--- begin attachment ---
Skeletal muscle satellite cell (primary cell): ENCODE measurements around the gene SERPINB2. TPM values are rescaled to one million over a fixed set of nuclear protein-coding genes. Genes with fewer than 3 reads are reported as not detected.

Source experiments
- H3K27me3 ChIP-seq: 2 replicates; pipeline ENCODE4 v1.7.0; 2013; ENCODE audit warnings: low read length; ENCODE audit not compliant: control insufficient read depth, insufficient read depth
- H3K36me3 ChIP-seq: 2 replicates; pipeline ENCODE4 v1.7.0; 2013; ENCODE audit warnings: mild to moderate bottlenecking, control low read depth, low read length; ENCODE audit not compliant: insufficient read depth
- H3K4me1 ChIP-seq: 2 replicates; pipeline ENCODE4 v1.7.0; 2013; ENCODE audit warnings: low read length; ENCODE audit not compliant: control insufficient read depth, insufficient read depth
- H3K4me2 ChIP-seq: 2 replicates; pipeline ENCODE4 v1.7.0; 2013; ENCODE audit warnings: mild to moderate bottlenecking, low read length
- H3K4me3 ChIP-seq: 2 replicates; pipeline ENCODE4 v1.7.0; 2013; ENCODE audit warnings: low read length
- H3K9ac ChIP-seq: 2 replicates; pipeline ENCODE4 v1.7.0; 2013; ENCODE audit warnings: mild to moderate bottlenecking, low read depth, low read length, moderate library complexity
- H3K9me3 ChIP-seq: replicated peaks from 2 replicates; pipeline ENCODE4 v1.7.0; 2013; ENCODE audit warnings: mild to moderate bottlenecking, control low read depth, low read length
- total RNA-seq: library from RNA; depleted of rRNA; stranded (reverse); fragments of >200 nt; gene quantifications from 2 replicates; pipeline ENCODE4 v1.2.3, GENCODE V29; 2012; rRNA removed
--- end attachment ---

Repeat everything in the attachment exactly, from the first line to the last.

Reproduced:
Skeletal muscle satellite cell (primary cell): ENCODE measurements around the gene SERPINB2. TPM values are rescaled to one million over a fixed set of nuclear protein-coding genes. Genes with fewer than 3 reads are reported as not detected.

Source experiments
- H3K27me3 ChIP-seq: 2 replicates; pipeline ENCODE4 v1.7.0; 2013; ENCODE audit warnings: low read length; ENCODE audit not compliant: control insufficient read depth, insufficient read depth
- H3K36me3 ChIP-seq: 2 replicates; pipeline ENCODE4 v1.7.0; 2013; ENCODE audit warnings: mild to moderate bottlenecking, control low read depth, low read length; ENCODE audit not compliant: insufficient read depth
- H3K4me1 ChIP-seq: 2 replicates; pipeline ENCODE4 v1.7.0; 2013; ENCODE audit warnings: low read length; ENCODE audit not compliant: control insufficient read depth, insufficient read depth
- H3K4me2 ChIP-seq: 2 replicates; pipeline ENCODE4 v1.7.0; 2013; ENCODE audit warnings: mild to moderate bottlenecking, low read length
- H3K4me3 ChIP-seq: 2 replicates; pipeline ENCODE4 v1.7.0; 2013; ENCODE audit warnings: low read length
- H3K9ac ChIP-seq: 2 replicates; pipeline ENCODE4 v1.7.0; 2013; ENCODE audit warnings: mild to moderate bottlenecking, low read depth, low read length, moderate library complexity
- H3K9me3 ChIP-seq: replicated peaks from 2 replicates; pipeline ENCODE4 v1.7.0; 2013; ENCODE audit warnings: mild to moderate bottlenecking, control low read depth, low read length
- total RNA-seq: library from RNA; depleted of rRNA; stranded (reverse); fragments of >200 nt; gene quantifications from 2 replicates; pipeline ENCODE4 v1.2.3, GENCODE V29; 2012; rRNA removed